As negotiations over Britain’s departure from the European Union (EU) move towards a climax, the policy positions of the Tories and Labour register the balance of forces within each party. Last week the cabinet Brexit committee met at Chequers and agreed on what Theresa May would seek in the talks over Britain’s future relationship with the EU.
They adopted the principle of “managed regulatory divergence”. This would place Britain’s trade with the EU after Brexit in three “buckets”.
In the first would be sectors—for example, cars, chemicals, and medicines—which are closely integrated into cross-European production chains. They would start off with the same rules as those governing the European Single Market.
In the second bucket, primarily service sectors and above all the City of London, trade would be based on “mutual recognition”. In other words, each side would accept each other’s rules, and crucially these sectors would retain access to the single market.
Finally, Britain would go its own way in the third bucket, with new areas such as robotics and driverless cars.
This formula was designed to square the circle between the two factions in the cabinet.
There are those such as chancellor Philip Hammond who want to stick as close as possible to the single market. And there are the Brexiteers, led by Boris Johnson and Liam Fox, who want to break loose from the EU in the belief that Britain can then make great trade deals with the US and China.
But what works for the Tory party doesn’t work for the rest of the world, and in particular for the EU-27, the member states that will remain after Brexit. Donald Tusk, president of the European Council, immediately attacked May’s plan, saying it was “based on pure illusion”.
He was expressing the EU-27 position, repeatedly stated by its chief negotiator, Michel Barnier.
According to this Britain has two choices. It can stay in the single market, in which case it must accept regulations in which it has no part in making, be subject to the European Court of Justice, and continue to recognise the freedom of movement of EU citizens. These are all things that both May and the Brexiteers have set their faces against.
Alternatively, Britain can make a free trade agreement with the EU. This would give its manufacturing industries access to the single market, but not the City and other services.
By trying to avoid either option, the Tories are seeking what May calls a “bespoke” agreement—Johnson’s “having our cake and eating it”. But this is precisely what Brussels is determined not to let them have.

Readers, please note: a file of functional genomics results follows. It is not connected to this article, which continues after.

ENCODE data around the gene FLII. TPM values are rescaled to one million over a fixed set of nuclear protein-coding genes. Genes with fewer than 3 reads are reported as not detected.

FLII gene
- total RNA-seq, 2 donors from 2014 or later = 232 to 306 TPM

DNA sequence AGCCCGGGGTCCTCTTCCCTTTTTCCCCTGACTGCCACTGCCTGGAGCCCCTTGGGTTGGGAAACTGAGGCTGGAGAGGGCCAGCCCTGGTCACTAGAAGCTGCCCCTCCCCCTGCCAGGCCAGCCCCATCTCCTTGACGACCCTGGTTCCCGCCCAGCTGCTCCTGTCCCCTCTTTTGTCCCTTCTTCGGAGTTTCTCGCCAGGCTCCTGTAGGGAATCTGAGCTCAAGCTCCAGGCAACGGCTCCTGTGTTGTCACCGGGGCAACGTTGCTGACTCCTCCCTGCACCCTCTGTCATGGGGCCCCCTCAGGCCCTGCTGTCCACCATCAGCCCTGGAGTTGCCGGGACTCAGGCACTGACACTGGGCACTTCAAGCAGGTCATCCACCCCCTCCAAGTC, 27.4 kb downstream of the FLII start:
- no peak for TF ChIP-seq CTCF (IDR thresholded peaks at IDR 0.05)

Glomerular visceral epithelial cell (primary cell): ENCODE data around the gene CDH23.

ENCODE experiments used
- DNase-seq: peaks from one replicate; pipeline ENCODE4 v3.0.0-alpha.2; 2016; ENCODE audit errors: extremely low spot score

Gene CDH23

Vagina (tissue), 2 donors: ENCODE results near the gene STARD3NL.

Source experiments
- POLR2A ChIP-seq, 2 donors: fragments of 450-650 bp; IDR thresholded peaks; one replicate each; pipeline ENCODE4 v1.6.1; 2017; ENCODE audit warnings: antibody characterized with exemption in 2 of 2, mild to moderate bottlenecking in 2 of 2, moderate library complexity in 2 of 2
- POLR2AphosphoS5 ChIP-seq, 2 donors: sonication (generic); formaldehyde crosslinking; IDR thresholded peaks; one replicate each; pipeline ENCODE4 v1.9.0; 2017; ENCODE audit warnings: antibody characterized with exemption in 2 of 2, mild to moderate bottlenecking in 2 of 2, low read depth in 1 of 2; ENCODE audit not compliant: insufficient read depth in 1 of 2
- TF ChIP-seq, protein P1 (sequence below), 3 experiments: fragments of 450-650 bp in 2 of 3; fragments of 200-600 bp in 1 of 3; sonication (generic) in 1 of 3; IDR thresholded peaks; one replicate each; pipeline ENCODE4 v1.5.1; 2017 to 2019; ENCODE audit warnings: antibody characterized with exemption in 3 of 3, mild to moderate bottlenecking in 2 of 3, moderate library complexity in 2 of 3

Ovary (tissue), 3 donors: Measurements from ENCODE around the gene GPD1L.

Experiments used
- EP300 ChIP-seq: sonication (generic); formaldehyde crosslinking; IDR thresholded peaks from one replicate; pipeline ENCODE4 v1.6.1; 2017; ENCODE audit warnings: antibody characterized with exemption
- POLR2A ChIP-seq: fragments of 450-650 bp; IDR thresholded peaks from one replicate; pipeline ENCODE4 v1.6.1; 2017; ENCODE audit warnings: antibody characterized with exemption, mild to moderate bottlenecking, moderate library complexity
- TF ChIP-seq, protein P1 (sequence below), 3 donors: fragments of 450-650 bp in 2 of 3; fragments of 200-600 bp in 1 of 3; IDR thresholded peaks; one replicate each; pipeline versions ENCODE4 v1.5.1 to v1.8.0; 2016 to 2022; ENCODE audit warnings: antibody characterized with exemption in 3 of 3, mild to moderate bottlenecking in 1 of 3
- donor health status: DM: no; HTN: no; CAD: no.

Why are the EU-27 taking this position? Two main reasons. First, because they can. The EU market is more important to British-based firms than the British market is to firms in the rest of the EU.
Secondly, because a more complex position will open up the differences on the EU-27 side.
The German government under Angela Merkel is backing Barnier. But German capitalism has invested heavily in the City and in the British car industry.
According to Charles Grant of the Centre for European Reform, other member states worry that a free trade agreement “could restrict trade with the UK too much”.
So the EU-27 have an interest in keeping their position simple and hard. Meanwhile, a pro-Remain minority of Tory MPs are pressing May to move closer to the EU-27 and stay in a customs union with the EU.
This is anathema to the Brexiteers because it would mean Britain couldn’t make trade deals with third countries.
And now Jeremy Corbyn is backing a customs union and saying Britain should keep “a close relationship with the single market”. The Financial Times called this a “clever move” because it increases the pressure on May. But Corbyn is also bending to the demands of pro-Remain Labour MPs.
Financial Times columnist Wolfgang Münchau said that “the EU would impose tough rules on Britain” in a customs union. This could mean the neoliberal restrictions that staying in the Single Market would require, which is why Corbyn rightly rejected it in the past.
Sometimes boxing clever isn’t so clever.